Unfinished Conversations: New Work from the Collection

Kara Walker. 40 Acres of Mules. 2015

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Charcoal on three sheets of paper, (.a): 104 × 72" (264.2 × 182.9 cm); (.b): 103 × 72" (261.6 × 182.9 cm); (.c): 105 × 72" (266.7 × 182.9 cm). Acquired through the generosity of Candace King Weir, Agnes Gund, and Jerry I. Speyer and Katherine Farley. © 2019 Kara Walker

Kara Walker: My name is Kara Walker, and this work is 40 Acres of Mules. The title of the work is a play on "40 acres and a mule," the thwarted promise purportedly given to emancipated slaves.

This drawing was started shortly after I had taken a trip to my parents' home in Lithonia, Georgia. I went down to Stone Mountain. It’s a multi-use amusement park with a Confederate theme and checked out the monument to the Confederacy, and the three figures who are carved into the granite -- Jefferson Davis, Robert E. Lee and Stonewall Jackson. And I went down there shortly after the racist murders that happened in Charleston, South Carolina.

40 Acres of Mules began as a parody on Stone Mountain. When I started out, I really thought this was going to be a direct commentary on those three figures who are barely perceptible beneath the melee in the foreground. But instead, it turned into this free-for-all of stereotypical figures, some recognizable, some products of my own free-wheeling imagination.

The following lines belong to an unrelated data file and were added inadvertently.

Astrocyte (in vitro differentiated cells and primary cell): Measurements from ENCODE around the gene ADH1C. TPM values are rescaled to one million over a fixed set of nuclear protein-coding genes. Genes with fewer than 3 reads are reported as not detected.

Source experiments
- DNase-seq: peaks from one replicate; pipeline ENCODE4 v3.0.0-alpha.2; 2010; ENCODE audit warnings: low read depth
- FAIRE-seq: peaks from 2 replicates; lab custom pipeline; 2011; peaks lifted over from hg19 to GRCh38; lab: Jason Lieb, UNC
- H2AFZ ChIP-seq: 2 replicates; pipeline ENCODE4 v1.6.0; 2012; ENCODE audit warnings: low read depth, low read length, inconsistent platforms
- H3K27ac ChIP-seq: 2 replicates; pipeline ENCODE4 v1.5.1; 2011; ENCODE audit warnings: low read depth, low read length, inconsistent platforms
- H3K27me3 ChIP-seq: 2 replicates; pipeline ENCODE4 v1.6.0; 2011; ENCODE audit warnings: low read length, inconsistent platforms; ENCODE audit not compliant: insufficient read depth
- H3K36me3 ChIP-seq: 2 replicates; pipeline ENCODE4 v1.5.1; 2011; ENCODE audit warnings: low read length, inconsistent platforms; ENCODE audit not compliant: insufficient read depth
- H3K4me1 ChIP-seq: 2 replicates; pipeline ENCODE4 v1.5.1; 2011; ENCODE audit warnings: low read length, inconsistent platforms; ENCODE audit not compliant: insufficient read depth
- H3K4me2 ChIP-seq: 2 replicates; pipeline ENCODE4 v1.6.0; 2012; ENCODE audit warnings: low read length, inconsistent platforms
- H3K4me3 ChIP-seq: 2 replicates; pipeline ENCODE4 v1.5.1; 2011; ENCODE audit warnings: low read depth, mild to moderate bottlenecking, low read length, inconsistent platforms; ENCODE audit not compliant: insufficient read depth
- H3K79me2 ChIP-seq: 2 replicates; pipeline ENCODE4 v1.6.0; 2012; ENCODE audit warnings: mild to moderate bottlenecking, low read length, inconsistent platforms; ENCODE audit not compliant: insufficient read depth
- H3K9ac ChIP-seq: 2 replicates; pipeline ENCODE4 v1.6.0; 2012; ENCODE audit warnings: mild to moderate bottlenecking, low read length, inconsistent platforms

One of Stone Mountain's complicated legacies is the legacy of the Ku Klux Klan using Stone Mountain as the grounds for its rebirth in the early part of the 20th century. when I moved to Stone Mountain as a teenager the Klan was still holding rallies. It's still a site of a lot of contentiousness and the neighborhood around Stone Mountain has shifted in the last 30 years to primarily African American. So it's very odd.

The central figure is very small, but I think probably very significant with the large phallus and being held up by another variation on Jefferson Davis, with a hand near a gash in his side. And he's tied up in the Christ-like mode. This is like the central themes around the protection and protectionism of the American South or the white male American mind, that somehow this colored male figure represented a substantial threat socially, psychologically, sexually, and had to be, or was, in fact, destroyed. The black body itself could never satisfactorily die enough for the white ruling class to breathe easy. That body is representative of all bodies that are oppressed or subjected to this kind of psychosexual torture.

Charcoal on three sheets of paper, (.a): 104 × 72" (264.2 × 182.9 cm); (.b): 103 × 72" (261.6 × 182.9 cm); (.c): 105 × 72" (266.7 × 182.9 cm). Acquired through the generosity of Candace King Weir, Agnes Gund, and Jerry I. Speyer and Katherine Farley. © 2019 Kara Walker
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